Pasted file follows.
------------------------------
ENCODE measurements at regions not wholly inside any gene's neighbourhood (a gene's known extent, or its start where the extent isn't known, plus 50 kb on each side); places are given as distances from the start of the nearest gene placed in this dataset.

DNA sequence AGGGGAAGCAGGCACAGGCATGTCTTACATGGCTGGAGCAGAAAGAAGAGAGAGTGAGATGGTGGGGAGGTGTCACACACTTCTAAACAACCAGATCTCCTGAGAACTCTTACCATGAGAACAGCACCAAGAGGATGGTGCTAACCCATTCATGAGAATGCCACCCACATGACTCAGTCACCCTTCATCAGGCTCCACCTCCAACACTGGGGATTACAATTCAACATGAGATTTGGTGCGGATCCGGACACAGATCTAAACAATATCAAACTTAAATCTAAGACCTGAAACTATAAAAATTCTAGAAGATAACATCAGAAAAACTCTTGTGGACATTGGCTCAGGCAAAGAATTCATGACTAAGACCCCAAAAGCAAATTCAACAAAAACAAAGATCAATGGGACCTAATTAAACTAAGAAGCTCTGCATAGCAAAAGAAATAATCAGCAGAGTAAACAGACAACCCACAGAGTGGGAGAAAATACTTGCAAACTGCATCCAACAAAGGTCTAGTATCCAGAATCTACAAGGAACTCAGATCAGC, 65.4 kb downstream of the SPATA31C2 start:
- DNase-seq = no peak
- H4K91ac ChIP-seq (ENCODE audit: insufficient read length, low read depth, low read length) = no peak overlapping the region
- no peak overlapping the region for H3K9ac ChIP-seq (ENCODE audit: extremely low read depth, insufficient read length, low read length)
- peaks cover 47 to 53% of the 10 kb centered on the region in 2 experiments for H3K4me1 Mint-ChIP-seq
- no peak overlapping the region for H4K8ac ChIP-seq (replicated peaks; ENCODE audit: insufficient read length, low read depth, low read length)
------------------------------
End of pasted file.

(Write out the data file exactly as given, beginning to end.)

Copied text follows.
ENCODE measurements at regions not wholly inside any gene's neighbourhood (a gene's known extent, or its start where the extent isn't known, plus 50 kb on each side); places are given as distances from the start of the nearest gene placed in this dataset.

DNA sequence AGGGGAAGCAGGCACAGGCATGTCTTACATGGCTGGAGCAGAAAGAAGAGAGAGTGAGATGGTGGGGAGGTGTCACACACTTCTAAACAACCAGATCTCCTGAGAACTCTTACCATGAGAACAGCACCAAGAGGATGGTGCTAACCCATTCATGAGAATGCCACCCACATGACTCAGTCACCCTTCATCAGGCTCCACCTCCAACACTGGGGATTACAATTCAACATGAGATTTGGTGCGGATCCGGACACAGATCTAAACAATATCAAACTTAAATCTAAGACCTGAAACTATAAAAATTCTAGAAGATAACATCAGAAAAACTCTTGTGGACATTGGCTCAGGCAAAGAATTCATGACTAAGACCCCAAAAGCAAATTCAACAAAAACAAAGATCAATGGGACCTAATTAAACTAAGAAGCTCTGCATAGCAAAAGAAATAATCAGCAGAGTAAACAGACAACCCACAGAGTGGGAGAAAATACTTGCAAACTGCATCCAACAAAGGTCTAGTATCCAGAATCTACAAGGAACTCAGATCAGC, 65.4 kb downstream of the SPATA31C2 start:
- DNase-seq = no peak
- H4K91ac ChIP-seq (ENCODE audit: insufficient read length, low read depth, low read length) = no peak overlapping the region
- no peak overlapping the region for H3K9ac ChIP-seq (ENCODE audit: extremely low read depth, insufficient read length, low read length)
- peaks cover 47 to 53% of the 10 kb centered on the region in 2 experiments for H3K4me1 Mint-ChIP-seq
- no peak overlapping the region for H4K8ac ChIP-seq (replicated peaks; ENCODE audit: insufficient read length, low read depth, low read length)